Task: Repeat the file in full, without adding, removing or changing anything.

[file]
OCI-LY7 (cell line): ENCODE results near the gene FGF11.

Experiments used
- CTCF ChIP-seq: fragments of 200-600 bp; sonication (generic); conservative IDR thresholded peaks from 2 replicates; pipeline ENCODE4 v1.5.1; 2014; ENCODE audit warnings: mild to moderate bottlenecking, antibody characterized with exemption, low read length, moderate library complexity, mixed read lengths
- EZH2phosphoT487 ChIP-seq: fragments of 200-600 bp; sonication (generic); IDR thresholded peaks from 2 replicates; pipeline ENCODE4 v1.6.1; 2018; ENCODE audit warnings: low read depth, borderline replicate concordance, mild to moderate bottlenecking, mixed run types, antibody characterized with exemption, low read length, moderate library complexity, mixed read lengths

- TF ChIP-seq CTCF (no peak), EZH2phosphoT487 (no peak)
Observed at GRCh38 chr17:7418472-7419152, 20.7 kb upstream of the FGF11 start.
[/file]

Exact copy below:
OCI-LY7 (cell line): ENCODE results near the gene FGF11.

Experiments used
- CTCF ChIP-seq: fragments of 200-600 bp; sonication (generic); conservative IDR thresholded peaks from 2 replicates; pipeline ENCODE4 v1.5.1; 2014; ENCODE audit warnings: mild to moderate bottlenecking, antibody characterized with exemption, low read length, moderate library complexity, mixed read lengths
- EZH2phosphoT487 ChIP-seq: fragments of 200-600 bp; sonication (generic); IDR thresholded peaks from 2 replicates; pipeline ENCODE4 v1.6.1; 2018; ENCODE audit warnings: low read depth, borderline replicate concordance, mild to moderate bottlenecking, mixed run types, antibody characterized with exemption, low read length, moderate library complexity, mixed read lengths

- TF ChIP-seq CTCF (no peak), EZH2phosphoT487 (no peak)
Observed at GRCh38 chr17:7418472-7419152, 20.7 kb upstream of the FGF11 start.